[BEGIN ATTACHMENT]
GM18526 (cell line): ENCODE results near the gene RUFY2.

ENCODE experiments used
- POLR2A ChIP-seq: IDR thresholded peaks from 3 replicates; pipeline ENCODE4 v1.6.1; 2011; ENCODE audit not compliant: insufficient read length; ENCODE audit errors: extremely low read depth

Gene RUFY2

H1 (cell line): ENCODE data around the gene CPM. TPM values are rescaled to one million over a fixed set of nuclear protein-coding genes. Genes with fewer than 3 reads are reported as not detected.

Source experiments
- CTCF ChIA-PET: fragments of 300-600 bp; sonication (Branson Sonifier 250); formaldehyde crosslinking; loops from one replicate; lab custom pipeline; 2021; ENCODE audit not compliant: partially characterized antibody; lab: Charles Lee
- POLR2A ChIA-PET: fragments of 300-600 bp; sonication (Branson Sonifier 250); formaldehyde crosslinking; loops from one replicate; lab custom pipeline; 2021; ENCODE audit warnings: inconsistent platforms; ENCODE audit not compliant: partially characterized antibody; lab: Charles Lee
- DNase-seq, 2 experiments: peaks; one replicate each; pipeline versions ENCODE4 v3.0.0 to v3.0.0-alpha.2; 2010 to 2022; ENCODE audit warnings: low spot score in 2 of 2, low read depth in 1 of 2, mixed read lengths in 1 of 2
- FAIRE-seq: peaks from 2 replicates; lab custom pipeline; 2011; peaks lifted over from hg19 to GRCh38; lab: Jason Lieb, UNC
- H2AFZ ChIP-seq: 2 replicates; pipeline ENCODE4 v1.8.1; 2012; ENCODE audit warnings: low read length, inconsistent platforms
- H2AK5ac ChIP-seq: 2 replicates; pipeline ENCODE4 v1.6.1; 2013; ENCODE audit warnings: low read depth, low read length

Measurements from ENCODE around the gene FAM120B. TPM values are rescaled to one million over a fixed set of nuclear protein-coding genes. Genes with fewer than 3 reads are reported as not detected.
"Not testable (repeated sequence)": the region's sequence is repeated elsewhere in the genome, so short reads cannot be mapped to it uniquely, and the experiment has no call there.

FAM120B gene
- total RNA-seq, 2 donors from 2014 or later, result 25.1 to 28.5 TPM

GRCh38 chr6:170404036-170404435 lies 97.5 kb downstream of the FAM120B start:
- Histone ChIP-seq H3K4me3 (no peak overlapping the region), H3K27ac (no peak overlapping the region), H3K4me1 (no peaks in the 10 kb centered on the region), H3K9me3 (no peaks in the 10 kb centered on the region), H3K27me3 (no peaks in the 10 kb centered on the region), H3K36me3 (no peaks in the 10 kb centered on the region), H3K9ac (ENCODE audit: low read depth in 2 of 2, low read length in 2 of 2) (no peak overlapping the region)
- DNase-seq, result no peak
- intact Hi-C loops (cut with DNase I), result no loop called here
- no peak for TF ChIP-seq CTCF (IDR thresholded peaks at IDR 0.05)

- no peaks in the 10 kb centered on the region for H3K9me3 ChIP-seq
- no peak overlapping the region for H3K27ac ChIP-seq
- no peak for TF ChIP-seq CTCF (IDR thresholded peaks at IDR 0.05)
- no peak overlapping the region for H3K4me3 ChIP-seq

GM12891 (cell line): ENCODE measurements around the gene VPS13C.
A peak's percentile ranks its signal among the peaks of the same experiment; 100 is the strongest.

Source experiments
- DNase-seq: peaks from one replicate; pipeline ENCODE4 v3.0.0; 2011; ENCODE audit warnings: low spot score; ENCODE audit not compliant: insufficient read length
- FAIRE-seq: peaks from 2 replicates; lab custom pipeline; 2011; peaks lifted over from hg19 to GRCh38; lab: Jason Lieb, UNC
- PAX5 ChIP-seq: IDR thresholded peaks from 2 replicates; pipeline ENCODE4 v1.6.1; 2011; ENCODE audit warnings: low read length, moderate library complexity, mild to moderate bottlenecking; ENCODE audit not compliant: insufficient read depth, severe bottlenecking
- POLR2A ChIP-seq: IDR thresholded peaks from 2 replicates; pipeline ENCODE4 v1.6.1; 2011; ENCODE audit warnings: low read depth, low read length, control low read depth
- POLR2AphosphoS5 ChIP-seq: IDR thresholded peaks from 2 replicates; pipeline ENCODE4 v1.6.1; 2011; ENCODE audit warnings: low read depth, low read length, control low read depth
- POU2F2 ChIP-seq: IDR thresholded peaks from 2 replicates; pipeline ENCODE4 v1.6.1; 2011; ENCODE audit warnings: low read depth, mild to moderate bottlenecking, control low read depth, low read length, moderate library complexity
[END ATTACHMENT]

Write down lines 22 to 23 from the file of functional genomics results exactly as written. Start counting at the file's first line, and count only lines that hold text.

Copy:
- no peaks in the 10 kb centered on the region for H3K9me3 ChIP-seq
- no peak overlapping the region for H3K27ac ChIP-seq